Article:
9780399581311_p0_v1_s192x300  Although I can talk myself into healthy eating, dabbling in macrobiotics and vegan fare, when it comes to dessert, nothing tastes as good as sugar and butter.  Perhaps with the latest health initiative advising eaters to avoid all sugar – under penalty of death, Yotan Ottalenghi’s latest cookbook Sweet may be better to look through rather than put into practice.

I do like reading cookbooks, whether or not I use the recipes, and Ottolenghi’s Sweet offers a feast for the eyes with oversized pages full of chocolate tarts and meringue cheesecakes  so realistic you’ll want to lick the page.  Soft gingerbread tiles with rum butter glaze has only a half a cup of brown sugar; when I saw the double page picture of these little gems, I thought I could smell the rum.  Norah O’Donnell, interviewing Ottolenghi on CBS This Morning promised to go home that night to bake the lemon cake.  I wonder which one she made – Ottolenghi has five lemon cake recipes, all sounding delicious.  I wish someone would bake one for me.

The cover has a picture of fresh figs with a meringue base, and Ottolenghi and his fellow writer/chef Helen Goh open the book with a “Sugar Manifesto,” a disclaimer about using sugar in their recipes.  “There’s nothing wrong with treats, as long as we know what they are and enjoy them as such.”   No hidden sugars or fats – what you see is what you get.

A little goes a long way, and you don’t have to eat the whole cake – or do you?

  • Read Reviews of Other Ottolenghi cookbooks – here
  • Ottolenghi’s lemon and blackcurrant stripe cake Recipe


Three Cookbooks I Want on My Shelf

Before I commit to buying a cookbook, I evaluate its worthiness to take up space on my limited shelves by checking it out of the library and trying a few of the recipes.  Of course, when three cookbooks arrived at the same time, they were in competition.  Who would win the coveted shelf space?  All three were winners.  Somehow I will find space for Ina Garten’s Cooking for Jeffrey, Maria Rodale’s Scratch, and Angela Liddon’s The Oh She Glows Cookbook.  Maybe I’ll get lucky and get them for presents (are you listening, daughters?)

9780307464897_p0_v3_s192x300  Cooking for Jeffrey

Ina Garten’s newest in her collection – Cooking for Jeffrey – has all the mouth-watering full page pictures enticing the reader to try the recipe.  Jeffrey is a lucky guy; those dishes would taste so much better if Ina would cook for me.  With a four layer chocolate cake on the cover, this book had me before I opened it.

9781623366438_p0_v2_s118x184  Scratch

Full of simple homemade dishes many will remember from childhood days of mother’s cooking, Maria Rodale’s Scratch could become the go-to book when memory lapses.  Tips for making the perfect poached egg or homemade chicken stock may seems simple, but Rodale’s extra twist is worth noting.  A few of the recipes may be heavy on the butter and cream – savory spiced pumpkin soup – but a little butter now and then never hurt, as my favorite chef Julia Child always said.  Rodale prefaces the book noting it is not a diet book – more comfort food, when you need it.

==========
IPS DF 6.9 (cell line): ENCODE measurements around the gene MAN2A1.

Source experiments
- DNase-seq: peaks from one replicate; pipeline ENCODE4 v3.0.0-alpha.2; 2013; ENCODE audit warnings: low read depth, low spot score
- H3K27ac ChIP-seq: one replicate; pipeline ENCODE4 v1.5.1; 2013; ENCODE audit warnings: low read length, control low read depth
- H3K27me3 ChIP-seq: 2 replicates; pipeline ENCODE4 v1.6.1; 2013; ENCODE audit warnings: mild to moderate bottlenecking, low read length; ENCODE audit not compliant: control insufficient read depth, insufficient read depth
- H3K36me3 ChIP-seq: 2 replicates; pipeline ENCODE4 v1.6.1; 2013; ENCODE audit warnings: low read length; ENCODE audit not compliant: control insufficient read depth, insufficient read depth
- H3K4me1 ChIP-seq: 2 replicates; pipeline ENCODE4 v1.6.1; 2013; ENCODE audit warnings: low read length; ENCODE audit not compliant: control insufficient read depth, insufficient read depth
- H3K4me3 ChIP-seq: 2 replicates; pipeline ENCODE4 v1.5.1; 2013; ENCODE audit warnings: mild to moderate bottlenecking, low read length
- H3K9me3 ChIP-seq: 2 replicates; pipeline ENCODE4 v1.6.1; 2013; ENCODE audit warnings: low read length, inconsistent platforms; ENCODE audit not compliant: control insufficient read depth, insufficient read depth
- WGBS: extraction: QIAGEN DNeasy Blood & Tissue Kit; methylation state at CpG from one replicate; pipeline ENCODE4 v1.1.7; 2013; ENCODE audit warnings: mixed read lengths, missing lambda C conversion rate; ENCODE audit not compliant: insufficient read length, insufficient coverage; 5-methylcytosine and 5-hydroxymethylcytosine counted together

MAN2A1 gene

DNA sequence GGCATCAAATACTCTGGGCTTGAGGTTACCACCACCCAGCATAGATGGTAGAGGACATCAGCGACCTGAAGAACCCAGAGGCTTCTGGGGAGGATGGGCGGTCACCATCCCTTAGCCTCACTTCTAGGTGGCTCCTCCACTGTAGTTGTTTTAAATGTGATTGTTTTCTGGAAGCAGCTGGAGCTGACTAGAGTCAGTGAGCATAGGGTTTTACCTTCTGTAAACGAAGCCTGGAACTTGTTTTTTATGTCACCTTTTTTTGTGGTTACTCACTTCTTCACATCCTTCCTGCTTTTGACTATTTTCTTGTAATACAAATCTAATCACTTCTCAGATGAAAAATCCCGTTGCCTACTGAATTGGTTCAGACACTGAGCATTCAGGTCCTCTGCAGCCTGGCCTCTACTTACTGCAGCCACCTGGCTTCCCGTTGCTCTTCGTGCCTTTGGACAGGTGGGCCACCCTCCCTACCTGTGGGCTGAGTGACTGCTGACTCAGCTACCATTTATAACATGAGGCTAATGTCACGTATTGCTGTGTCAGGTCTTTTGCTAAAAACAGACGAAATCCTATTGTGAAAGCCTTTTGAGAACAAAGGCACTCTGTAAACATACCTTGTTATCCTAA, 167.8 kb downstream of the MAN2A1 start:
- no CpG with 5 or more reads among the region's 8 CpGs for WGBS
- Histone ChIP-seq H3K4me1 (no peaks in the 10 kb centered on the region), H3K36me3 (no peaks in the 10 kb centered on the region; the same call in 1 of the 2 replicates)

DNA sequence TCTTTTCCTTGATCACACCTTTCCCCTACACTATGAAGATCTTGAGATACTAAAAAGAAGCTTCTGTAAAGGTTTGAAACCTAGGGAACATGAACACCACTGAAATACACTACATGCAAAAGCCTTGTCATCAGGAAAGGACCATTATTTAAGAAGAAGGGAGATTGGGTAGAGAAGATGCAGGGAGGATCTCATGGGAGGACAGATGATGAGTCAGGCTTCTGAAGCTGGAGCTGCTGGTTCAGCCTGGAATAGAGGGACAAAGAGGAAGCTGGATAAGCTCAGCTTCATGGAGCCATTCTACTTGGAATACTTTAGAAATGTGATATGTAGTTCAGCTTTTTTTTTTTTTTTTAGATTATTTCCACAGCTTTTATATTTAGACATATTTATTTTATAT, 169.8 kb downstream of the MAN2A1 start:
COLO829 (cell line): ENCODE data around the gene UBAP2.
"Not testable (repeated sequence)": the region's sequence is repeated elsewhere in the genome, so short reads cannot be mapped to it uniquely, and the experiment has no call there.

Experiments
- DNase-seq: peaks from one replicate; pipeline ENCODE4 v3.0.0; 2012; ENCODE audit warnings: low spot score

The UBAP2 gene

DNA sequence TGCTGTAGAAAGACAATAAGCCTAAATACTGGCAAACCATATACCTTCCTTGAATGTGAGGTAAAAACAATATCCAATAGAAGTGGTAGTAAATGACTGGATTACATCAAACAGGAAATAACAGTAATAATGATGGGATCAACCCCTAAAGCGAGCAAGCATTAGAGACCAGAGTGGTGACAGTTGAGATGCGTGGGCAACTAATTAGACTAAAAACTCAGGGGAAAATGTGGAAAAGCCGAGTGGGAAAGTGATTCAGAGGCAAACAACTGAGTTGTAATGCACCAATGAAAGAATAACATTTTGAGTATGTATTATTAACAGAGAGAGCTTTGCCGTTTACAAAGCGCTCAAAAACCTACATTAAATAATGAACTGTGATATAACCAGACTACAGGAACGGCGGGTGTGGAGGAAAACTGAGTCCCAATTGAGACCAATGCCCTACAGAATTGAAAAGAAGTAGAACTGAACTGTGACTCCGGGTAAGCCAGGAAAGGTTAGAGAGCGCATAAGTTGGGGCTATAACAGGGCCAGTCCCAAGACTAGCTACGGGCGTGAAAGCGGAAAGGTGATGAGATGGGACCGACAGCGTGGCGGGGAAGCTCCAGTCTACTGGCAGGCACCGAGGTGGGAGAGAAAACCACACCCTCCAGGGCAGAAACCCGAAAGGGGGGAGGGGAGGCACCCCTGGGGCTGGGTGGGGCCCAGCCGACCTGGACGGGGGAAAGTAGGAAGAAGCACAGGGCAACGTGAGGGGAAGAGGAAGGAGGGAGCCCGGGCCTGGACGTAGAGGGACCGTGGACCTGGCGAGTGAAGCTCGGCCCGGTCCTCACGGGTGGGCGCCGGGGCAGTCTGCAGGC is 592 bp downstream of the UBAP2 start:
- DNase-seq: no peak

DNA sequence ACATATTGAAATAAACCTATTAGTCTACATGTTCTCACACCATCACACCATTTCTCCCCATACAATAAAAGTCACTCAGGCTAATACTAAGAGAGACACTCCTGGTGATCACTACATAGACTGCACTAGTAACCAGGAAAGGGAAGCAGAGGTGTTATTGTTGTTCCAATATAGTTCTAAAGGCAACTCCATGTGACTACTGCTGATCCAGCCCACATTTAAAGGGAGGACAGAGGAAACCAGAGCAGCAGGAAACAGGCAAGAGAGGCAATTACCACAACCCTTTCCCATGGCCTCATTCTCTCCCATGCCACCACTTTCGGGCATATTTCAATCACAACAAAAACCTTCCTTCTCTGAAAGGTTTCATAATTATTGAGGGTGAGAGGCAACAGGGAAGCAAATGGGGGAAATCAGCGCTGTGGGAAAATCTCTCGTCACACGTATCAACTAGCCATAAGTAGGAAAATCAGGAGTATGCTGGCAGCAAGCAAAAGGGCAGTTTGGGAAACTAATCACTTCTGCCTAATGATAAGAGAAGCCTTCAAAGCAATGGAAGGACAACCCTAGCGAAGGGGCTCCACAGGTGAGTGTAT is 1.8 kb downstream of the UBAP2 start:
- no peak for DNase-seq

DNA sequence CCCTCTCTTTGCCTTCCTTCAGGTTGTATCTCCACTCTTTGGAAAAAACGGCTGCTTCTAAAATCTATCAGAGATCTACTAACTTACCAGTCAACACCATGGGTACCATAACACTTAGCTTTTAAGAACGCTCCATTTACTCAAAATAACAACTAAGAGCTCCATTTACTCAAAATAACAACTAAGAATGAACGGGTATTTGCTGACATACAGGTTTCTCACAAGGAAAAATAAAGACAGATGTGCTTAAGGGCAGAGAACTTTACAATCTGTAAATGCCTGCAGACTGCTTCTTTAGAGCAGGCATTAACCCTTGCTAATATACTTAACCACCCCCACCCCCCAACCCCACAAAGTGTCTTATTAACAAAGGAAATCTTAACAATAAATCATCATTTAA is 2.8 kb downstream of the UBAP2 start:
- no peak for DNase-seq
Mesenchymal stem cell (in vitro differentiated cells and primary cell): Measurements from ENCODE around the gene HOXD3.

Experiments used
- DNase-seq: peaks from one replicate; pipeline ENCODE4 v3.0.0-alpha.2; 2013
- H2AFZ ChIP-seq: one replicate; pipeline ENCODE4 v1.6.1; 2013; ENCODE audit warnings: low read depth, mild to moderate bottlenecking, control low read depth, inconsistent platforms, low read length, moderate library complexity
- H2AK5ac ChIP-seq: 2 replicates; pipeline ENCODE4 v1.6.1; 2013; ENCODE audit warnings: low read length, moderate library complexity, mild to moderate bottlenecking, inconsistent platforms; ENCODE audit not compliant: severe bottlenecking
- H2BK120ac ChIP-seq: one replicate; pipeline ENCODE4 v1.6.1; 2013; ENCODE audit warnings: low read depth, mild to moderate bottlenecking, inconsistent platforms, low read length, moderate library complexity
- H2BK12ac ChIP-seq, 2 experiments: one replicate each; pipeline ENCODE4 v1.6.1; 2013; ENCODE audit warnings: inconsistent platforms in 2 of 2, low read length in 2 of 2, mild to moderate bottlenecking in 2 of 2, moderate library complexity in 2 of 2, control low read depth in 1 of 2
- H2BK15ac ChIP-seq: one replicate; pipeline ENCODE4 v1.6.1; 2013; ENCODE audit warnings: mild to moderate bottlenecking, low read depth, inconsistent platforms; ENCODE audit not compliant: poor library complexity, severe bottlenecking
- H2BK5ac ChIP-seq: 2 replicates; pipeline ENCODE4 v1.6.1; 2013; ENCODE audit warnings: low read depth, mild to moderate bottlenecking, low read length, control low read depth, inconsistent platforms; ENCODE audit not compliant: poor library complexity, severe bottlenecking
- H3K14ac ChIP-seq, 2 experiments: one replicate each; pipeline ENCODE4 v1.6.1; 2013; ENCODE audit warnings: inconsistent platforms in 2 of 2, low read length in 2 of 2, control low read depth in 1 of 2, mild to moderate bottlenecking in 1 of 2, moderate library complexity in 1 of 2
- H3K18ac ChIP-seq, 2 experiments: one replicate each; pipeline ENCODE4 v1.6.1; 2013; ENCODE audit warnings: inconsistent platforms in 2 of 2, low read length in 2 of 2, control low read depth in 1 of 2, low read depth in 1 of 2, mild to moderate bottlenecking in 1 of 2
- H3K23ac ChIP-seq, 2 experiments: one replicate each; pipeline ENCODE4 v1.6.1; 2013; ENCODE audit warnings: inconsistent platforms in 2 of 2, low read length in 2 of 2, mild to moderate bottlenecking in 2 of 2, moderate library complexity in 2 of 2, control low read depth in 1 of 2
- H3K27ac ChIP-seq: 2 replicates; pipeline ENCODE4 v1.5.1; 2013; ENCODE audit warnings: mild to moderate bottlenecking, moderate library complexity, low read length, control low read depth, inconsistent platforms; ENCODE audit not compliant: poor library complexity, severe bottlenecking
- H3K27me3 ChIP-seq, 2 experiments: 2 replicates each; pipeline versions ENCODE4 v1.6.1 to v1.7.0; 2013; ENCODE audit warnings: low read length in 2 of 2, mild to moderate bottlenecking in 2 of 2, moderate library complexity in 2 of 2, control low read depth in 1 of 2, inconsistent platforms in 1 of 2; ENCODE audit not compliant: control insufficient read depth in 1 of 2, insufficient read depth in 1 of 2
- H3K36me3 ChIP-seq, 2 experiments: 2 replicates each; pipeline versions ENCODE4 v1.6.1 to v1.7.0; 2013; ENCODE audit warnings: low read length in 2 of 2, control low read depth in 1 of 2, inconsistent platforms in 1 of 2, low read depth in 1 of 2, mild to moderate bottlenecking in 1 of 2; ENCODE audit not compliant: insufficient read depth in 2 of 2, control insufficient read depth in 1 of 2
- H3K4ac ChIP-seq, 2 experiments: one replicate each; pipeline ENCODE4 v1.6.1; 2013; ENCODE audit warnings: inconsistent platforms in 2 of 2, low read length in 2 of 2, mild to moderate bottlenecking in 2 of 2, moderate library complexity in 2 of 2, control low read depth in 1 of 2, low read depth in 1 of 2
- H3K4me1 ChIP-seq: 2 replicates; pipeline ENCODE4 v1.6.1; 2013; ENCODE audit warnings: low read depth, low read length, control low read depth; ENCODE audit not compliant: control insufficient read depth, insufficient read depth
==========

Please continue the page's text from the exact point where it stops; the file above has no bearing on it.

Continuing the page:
9781583335277_p0_v4_s118x184   The Oh She Glows Cookbook 

When I checked this out of the library, the librarian told me she had bought the book herself after trying some of the recipes – a good recommendation.  Many of us are always looking to eat better, healthier, and with less meat; this vegan cookbook offers easy possibilities. As I flipped through the preface, I was encouraged to find many of the foods I have in stock yet tend to ignore -those healthy alternatives to chips and store-bought cookies.  Liddon not only has the recipes you would expect from a healthy eating cookbook, like green smoothies and veggie burgers, she also includes power snacks and desserts like almond brownies and pudding parfait. A handy reference book for getting back on the track of healthy eating, The Oh She Glows Cookbook includes one of my favorite quotes from Margaret Mead:

“Never doubt that a small group of thoughtful, committed citizens can change the world,  Indeed, it is the only thing that ever has.”

A timely thought for today, when the news of the world seems overwhelming. Good food may help.

Related Reviews:



Cookbooks 101

9780847837939_p0_v2_s192x300.jpg   Did you know you can study for a Ph.D. in food studies at New York University?  To support the program The Fales Library at NYU created a door stopper of a book, 688 pages – 101 Classic Cookbooks 501 Classic Recipes from Fannie Farmer to Thomas Keller – compiled and edited by an academic committee (of course).

The first half of 101 Classic Cookbooks is the canon of cookbooks, beginning with Fannie  Farmer’s The Boston Cooking School Cook Book (1896).  Books by Julia Child, Ruth Reichl, Emeril Lagasse and Betty Crocker,  James Beard and, of course, Irma Rombauer’s bible – The Joy of Cooking are a few of the famous included.   Just flipping through the glossy pages, you will see clear copies of cook book covers and recipe pages excerpted from each; the editors also offer a short introduction on the history and significance of each cookbook (which I confess I did not always read).  The collection crosses regions from Southern cooking to international, and from comfort food to  Alice Waters’ farm to table.

The editors  include a few spiral bound cookbooks (we all have a few) from the Junior Leagues of Charleston and Augusta, and one of my favorites – The Moosewood Cookbook.    Mark Bittman and Thomas Keller are the anchors, finishing the collection with books from 1998 and 1999.  The current century is still in committee.

Recipe pages in the first section copied directly from the cookbooks are not readable, but the second half of 101 Classic Cookbooks becomes 501 Classic Recipes, the best ideas culled from all and clearly printed (with an editor’s caveat warning older recipes may not always work).  With ten categories, from Drinks and Nibbles to Baked Goods and Desserts, this section is overwhelming – too much even for those of us who like to read cookbooks. But this is a textbook.